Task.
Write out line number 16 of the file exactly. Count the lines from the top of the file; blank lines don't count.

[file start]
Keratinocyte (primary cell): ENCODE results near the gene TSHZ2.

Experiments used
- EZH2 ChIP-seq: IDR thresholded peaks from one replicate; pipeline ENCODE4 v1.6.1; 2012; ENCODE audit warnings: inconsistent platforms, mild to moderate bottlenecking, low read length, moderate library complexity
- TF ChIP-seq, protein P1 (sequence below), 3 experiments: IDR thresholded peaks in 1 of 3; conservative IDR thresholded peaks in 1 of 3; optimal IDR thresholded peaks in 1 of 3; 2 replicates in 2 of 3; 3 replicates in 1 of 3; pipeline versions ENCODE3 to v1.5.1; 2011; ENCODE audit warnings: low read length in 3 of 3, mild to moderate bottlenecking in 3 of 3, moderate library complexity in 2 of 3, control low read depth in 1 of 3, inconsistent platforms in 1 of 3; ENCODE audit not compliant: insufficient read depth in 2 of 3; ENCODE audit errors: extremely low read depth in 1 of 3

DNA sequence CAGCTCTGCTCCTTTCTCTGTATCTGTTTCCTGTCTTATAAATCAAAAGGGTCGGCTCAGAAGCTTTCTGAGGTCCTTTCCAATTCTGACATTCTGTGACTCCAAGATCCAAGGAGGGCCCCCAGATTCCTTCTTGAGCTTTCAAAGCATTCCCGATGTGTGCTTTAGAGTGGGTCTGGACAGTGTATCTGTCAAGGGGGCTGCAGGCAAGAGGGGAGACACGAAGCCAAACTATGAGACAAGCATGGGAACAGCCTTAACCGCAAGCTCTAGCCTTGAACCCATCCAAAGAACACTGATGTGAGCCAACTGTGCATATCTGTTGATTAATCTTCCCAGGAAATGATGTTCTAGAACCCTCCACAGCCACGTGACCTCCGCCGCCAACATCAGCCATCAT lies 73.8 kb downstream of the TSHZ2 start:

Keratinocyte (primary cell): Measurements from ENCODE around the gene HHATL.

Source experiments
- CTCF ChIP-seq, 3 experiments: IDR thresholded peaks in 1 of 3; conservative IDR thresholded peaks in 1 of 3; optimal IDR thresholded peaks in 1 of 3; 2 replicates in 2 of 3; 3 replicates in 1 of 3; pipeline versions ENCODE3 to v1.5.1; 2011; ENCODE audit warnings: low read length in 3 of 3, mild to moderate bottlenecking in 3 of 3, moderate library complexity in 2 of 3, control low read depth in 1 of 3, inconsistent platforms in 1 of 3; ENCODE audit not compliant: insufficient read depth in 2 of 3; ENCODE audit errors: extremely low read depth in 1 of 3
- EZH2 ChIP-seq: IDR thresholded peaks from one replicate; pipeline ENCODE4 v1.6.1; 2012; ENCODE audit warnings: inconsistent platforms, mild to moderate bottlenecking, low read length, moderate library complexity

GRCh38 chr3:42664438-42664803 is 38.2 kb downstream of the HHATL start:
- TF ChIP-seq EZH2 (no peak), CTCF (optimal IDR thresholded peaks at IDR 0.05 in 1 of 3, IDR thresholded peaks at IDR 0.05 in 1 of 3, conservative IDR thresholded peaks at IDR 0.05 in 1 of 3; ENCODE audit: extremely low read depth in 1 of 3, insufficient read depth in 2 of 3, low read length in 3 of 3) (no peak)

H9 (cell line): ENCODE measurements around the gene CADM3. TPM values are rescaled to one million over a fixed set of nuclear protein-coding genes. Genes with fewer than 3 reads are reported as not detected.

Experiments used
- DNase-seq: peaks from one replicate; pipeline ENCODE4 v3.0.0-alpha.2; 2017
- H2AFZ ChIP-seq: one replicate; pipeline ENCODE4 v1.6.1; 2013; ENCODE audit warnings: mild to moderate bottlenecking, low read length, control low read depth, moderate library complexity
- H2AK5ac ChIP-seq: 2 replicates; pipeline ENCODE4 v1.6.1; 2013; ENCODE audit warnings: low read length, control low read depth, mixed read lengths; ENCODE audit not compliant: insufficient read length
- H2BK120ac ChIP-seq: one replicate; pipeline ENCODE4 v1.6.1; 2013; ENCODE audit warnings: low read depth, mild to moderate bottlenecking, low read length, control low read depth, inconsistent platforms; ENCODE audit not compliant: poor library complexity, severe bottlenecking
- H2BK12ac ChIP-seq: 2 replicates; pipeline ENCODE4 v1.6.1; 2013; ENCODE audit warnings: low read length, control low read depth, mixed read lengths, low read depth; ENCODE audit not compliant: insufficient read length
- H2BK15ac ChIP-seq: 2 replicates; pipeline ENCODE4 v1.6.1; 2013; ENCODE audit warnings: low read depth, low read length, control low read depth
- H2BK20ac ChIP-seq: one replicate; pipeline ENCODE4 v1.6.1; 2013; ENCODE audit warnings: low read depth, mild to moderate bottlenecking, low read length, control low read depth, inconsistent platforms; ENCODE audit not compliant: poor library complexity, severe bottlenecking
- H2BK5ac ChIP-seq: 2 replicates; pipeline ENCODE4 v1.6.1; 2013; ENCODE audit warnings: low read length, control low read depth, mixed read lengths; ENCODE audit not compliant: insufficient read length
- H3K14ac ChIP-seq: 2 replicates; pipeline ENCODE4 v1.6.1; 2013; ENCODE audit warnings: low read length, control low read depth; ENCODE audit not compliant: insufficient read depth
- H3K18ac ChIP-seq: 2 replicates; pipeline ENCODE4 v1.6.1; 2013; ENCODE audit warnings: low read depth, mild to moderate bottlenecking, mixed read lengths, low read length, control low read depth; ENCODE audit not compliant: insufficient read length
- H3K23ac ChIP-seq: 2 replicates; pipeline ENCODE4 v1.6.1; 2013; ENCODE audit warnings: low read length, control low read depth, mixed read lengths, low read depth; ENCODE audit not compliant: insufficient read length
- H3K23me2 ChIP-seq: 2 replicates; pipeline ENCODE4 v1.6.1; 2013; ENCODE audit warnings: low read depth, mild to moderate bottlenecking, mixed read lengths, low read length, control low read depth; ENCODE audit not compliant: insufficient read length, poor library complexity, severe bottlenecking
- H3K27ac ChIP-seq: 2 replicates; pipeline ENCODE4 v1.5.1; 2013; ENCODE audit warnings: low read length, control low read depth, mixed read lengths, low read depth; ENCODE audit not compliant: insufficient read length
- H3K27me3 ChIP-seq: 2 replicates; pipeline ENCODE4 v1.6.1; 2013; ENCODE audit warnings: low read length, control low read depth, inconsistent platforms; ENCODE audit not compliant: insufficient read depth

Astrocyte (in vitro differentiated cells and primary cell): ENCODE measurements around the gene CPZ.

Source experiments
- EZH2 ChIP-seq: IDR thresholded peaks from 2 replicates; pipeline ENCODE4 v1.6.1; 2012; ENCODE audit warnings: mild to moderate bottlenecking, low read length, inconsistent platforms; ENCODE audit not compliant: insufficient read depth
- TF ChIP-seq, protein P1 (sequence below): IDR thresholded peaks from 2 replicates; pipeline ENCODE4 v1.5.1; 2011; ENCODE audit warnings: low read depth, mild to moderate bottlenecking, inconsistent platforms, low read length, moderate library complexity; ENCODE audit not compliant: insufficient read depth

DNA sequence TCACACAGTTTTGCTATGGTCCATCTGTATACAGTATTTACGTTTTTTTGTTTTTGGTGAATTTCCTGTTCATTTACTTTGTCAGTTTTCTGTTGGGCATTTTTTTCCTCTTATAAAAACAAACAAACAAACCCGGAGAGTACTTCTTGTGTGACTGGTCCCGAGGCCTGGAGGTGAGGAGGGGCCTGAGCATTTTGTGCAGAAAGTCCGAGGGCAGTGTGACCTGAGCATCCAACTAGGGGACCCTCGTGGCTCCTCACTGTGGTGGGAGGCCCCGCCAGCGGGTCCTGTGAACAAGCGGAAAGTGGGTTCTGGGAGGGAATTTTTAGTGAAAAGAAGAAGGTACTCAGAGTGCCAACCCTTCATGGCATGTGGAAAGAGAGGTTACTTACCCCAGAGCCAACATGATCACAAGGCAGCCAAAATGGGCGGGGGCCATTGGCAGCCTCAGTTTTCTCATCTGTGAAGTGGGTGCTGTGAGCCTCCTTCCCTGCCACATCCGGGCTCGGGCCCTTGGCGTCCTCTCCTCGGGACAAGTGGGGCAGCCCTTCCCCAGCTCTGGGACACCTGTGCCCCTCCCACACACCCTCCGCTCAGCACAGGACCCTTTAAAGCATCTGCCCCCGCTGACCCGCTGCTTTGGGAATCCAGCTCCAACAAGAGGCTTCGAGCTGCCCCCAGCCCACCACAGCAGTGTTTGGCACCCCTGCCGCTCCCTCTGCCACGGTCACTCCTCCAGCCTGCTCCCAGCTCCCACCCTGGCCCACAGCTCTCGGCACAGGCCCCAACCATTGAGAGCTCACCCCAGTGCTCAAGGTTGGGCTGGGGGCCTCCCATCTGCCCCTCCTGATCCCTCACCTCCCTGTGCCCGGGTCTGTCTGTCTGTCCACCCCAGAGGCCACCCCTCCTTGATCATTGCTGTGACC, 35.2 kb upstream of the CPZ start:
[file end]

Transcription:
- H2AK5ac ChIP-seq: 2 replicates; pipeline ENCODE4 v1.6.1; 2013; ENCODE audit warnings: low read length, control low read depth, mixed read lengths; ENCODE audit not compliant: insufficient read length